March 14, 2016
What is the Atkins Diet?
In 1972, cardiologist Roger C. Atkins, MD, published Dr. Atkins Diet Revolution, which was followed in later years by a series of newer versions and cookbooks. The latest updated version, Dr. Atkins’ New Diet Revolution includes the diet that people interested in this approach should follow. The Atkins diet was among the earliest of a series of diets which dramatically reduce carbohydrate intake, control calories, and also recommend some daily exercise—even moderate forms like walking—as an effective element for weight loss and control. Exercise is not required, but strongly recommended in the Atkins plan. The Atkins diet is still widely used because it is accessible and generally helps people to lose weight, relatively quickly, and if they stick to the recommendations, to keep excess weight off.
Four Phases of the Atkins Diet
The Atkins diet includes four phases beginning with the elimination of nearly all carbohydrates and anything that includes added sugar for approximately two weeks. The subsequent three phases gradually broaden the diet to include some carbohydrates at a rate of about 10 grams of carbohydrates per week in the later phases until a weight goal is reached. At that point a maintenance diet is recommend. The diet does include up to two snacks a day, which helps control some cravings. Those following the diet are expected to measure their carbohydrate and overall calorie intake, and to drink adequate amounts of water.
This diet allows for consumption of high levels of animal protein and fats, though there is a vegetarian version that includes plant protein sources—so it is not just a ‘high meat’ diet, which is an often-voiced criticism. Rapid initial weight loss is common, and is due both to calorie reduction and through ketosis, a state where the body burns fat, rather than carbohydrates and sugars. The temporary side effects of ketosis may include nausea, mental fatigue, headaches and bad breath. It is also a diet that should not be used by pregnant or breastfeeding women. People with heart disease, diabetes, high blood pressure or high cholesterol levels, should talk with a healthcare professional before starting any diet, including this one.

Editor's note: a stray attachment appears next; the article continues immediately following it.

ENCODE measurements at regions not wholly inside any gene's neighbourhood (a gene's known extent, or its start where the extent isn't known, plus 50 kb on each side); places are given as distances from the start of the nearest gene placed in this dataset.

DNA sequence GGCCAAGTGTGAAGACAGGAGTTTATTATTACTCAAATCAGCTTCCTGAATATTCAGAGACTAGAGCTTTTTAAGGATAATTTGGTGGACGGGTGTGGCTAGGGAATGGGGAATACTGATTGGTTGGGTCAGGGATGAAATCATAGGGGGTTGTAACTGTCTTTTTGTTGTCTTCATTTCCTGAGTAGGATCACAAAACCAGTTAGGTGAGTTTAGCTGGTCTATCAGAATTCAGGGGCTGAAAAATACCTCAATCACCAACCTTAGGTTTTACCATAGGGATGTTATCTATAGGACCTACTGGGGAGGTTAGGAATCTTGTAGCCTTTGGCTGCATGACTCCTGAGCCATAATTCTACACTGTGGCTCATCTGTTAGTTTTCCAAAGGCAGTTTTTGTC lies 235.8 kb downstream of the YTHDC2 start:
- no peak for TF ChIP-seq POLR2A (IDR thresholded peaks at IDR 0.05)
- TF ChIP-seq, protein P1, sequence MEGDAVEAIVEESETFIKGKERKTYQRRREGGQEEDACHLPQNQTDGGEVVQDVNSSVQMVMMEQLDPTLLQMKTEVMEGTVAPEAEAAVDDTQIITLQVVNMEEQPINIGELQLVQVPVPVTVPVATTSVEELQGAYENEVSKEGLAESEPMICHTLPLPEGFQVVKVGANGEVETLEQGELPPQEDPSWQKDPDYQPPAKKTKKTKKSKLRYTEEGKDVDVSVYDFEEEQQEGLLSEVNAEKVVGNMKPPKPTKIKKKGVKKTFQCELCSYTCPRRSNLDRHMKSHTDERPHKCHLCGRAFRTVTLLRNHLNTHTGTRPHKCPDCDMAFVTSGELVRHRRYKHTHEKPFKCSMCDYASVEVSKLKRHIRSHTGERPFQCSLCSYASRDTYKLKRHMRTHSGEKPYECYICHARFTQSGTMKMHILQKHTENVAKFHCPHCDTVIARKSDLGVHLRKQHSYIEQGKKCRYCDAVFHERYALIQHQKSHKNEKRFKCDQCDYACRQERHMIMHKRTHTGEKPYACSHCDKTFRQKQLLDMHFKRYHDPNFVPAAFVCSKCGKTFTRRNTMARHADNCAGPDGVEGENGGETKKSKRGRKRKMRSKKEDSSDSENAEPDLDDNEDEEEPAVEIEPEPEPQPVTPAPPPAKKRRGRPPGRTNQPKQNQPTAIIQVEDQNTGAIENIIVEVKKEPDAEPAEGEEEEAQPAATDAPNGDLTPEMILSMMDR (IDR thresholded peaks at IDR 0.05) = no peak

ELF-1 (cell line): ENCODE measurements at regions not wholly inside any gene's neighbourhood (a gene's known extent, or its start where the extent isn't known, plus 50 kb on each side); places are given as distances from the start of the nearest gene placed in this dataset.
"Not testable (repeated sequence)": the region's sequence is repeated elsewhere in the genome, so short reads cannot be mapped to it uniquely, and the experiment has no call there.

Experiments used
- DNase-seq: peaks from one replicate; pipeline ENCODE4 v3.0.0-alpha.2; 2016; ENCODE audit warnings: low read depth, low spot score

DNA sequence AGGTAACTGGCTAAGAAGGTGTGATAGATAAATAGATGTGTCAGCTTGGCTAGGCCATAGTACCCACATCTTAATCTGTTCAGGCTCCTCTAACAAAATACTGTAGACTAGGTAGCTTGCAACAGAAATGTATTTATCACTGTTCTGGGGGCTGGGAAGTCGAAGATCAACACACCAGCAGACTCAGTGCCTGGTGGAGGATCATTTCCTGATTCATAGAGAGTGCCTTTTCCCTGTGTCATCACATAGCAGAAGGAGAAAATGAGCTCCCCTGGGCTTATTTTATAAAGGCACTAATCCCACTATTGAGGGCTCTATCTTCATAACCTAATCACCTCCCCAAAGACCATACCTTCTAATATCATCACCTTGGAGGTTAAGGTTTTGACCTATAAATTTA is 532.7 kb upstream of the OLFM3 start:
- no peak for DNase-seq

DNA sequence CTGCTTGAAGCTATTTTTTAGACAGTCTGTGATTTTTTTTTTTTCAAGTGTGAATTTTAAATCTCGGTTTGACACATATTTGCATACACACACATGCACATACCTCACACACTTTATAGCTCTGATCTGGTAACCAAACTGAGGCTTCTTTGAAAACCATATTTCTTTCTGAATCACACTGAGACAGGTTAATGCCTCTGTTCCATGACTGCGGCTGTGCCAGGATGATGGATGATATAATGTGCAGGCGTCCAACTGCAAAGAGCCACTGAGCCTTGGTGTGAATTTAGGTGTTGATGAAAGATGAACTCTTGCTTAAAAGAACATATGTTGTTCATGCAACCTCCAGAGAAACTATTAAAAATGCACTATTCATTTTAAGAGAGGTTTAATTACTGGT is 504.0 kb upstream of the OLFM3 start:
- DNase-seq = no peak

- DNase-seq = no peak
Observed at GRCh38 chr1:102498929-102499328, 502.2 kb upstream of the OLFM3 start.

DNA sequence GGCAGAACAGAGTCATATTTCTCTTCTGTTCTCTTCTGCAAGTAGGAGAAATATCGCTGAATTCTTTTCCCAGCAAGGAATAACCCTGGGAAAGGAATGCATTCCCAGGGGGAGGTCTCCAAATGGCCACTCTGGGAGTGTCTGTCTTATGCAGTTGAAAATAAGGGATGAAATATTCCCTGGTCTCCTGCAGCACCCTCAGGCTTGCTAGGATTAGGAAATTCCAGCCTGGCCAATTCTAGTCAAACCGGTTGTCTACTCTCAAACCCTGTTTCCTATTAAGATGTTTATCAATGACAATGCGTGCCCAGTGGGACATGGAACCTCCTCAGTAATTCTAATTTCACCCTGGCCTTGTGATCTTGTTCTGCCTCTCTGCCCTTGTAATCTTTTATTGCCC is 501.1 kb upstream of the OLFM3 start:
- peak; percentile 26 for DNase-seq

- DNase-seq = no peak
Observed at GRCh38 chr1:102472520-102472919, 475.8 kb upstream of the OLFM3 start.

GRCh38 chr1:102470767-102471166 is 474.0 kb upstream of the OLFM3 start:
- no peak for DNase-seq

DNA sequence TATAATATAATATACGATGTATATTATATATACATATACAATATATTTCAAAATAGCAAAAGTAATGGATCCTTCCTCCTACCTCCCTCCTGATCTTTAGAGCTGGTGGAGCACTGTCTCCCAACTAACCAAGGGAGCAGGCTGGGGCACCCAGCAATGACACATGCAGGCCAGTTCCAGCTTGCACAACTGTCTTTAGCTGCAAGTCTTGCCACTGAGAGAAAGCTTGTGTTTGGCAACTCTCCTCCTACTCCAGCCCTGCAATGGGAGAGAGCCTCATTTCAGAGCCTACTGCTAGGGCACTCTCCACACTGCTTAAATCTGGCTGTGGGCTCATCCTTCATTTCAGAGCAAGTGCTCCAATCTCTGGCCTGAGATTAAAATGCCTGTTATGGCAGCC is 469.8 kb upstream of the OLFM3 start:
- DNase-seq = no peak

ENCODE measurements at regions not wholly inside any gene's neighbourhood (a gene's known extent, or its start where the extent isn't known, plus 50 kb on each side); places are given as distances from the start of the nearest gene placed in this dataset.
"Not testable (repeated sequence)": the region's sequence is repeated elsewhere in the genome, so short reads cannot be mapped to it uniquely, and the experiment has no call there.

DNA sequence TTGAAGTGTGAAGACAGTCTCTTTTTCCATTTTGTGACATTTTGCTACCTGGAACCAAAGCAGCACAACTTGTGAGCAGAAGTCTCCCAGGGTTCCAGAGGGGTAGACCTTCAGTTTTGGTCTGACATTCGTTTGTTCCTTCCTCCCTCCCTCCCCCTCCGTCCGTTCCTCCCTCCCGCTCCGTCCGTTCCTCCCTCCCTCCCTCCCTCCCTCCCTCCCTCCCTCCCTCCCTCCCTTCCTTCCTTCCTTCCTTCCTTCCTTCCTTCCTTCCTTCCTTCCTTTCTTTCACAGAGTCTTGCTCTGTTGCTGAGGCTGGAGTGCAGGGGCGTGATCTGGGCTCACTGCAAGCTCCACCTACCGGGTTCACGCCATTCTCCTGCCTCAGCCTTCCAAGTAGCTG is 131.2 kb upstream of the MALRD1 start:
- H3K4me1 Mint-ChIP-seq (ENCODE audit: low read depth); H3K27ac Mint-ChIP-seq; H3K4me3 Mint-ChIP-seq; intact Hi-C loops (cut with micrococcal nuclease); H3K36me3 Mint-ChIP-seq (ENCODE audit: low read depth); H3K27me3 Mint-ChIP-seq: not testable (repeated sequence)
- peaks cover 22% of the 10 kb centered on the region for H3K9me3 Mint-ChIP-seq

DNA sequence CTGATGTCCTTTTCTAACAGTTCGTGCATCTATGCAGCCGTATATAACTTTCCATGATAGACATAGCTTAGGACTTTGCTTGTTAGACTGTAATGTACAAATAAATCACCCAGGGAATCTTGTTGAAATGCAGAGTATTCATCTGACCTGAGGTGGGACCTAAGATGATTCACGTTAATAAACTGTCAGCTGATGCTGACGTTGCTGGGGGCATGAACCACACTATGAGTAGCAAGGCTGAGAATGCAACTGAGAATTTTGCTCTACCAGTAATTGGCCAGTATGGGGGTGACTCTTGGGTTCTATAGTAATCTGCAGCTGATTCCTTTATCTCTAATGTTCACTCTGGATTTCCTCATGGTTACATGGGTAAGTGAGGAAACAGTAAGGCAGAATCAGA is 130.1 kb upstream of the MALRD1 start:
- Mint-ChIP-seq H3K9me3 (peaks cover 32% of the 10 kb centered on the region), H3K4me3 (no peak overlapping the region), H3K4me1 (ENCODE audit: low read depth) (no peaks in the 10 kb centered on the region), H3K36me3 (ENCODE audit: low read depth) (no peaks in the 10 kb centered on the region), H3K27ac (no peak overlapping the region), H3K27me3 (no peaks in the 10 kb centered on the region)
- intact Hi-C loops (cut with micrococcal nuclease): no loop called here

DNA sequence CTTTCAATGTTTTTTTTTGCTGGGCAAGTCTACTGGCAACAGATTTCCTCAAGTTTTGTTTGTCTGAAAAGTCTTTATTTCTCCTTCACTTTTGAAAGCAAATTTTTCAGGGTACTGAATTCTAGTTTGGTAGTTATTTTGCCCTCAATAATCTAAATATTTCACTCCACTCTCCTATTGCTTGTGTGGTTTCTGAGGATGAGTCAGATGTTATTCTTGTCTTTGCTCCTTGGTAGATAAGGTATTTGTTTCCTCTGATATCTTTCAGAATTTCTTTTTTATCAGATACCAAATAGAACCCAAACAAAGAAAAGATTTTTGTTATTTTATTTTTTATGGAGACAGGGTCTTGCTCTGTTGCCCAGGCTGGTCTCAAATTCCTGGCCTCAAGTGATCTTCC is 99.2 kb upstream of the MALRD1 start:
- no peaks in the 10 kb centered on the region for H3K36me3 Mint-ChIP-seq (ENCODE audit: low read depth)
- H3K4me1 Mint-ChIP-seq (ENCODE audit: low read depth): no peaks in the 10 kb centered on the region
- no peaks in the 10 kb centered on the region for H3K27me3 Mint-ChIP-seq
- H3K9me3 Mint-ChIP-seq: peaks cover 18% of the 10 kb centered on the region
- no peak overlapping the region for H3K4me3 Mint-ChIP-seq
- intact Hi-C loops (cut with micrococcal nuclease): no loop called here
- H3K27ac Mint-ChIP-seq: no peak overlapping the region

Does the Atkins Diet work?
Short answer: yes, if you stick with it. Diets excessively high in fat can be a worry for people who are already fat. And while care should be taken not to go overboard with the consumption of things like bacon, full-fat ice cream, etc., healthy fats are an integral part of nutrients that we all require, and so eliminating them is not wise either.
Research using carefully controlled comparisons conducted with people who are already experiencing serious health problems associated with obesity, such as diabetes and metabolic syndrome risks, have been conducted on many low carbohydrate diets including the Atkins diet. Many direct, controlled comparisons between low-carbohydrate diets and low fat diets have been completed and they reveal that low carbohydrate diets nearly always show weight loss well beyond that experienced by participants who are just on low fat diets.
Diets that are low in carbohydrates and higher in protein and fat usually lead to feeling satiated, so people don’t eat as much or feel hungry quite so quickly between meals. Both of these kinds of diets lead to reduced caloric intake—and weight loss. But it happens faster, and may last longer for people who reduce carbohydrate intake than for those who strictly reduce fat intake yet take in roughly the same amount of calories.
A concise review  of the findings published in 23 peer review journals (which included studies of the Atkin’s diet among them) concluded that when low-carbohydrate and low fat diets are compared, people not only lose significantly more weight much faster on low carbohydrate diets, but that no adverse effects were reported for either form of diet. Blood pressure tends to drop in both types of diets. In research where people actually follow the low carbohydrate diet very closely to the end of the study, blood sugars can drop well below the level that require diabetics to use medication. Slightly more people were also found to adhere to low carbohydrate diets, probably because they reduce hunger due to adequate fat and protein intake. Where diets are unsatisfying, people often abandon the study because they lose motivation to continue. On that basis, low carbohydrate diets are superior, but faster weight loss can also be highly motivational on its own.
Overall, since low carbohydrate diets (including the Atkins diet) are effective and include no serious adverse effects, they have much to recommend them for most people, most of the time. Gunnars, Kris, https://authoritynutrition.com/23-studies-on-low-carb-and-low-fat-diets/ (July 2015)